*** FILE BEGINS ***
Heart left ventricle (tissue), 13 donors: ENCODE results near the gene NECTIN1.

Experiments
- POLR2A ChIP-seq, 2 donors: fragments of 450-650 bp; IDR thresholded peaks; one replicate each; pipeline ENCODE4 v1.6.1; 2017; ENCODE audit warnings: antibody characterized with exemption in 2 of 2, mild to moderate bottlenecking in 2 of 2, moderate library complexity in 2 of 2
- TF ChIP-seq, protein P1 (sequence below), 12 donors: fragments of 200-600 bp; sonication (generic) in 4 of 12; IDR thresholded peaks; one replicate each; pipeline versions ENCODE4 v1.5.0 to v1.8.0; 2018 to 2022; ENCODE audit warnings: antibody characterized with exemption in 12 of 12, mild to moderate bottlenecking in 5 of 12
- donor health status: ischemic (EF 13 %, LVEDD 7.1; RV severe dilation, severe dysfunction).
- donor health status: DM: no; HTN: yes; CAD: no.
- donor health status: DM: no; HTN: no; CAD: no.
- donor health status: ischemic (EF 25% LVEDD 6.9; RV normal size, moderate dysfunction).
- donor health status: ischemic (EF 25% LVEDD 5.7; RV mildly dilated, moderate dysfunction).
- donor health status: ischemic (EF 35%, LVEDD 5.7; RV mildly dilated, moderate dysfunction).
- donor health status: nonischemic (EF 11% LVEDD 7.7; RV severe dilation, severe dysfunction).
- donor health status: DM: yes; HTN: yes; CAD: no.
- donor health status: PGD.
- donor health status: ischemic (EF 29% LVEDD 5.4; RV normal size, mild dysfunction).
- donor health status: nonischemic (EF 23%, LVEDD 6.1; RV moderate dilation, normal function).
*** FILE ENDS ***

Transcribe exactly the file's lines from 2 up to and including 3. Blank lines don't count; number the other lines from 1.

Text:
Experiments
- POLR2A ChIP-seq, 2 donors: fragments of 450-650 bp; IDR thresholded peaks; one replicate each; pipeline ENCODE4 v1.6.1; 2017; ENCODE audit warnings: antibody characterized with exemption in 2 of 2, mild to moderate bottlenecking in 2 of 2, moderate library complexity in 2 of 2